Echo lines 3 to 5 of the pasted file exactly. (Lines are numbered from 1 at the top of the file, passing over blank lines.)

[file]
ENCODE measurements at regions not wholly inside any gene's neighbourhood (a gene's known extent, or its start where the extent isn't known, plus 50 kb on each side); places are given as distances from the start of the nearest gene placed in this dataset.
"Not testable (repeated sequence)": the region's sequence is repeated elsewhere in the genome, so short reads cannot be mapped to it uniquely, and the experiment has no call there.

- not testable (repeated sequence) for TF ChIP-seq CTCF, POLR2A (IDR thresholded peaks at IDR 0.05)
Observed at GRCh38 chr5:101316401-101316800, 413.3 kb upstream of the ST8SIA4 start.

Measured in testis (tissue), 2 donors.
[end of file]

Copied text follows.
- not testable (repeated sequence) for TF ChIP-seq CTCF, POLR2A (IDR thresholded peaks at IDR 0.05)
Observed at GRCh38 chr5:101316401-101316800, 413.3 kb upstream of the ST8SIA4 start.

Measured in testis (tissue), 2 donors.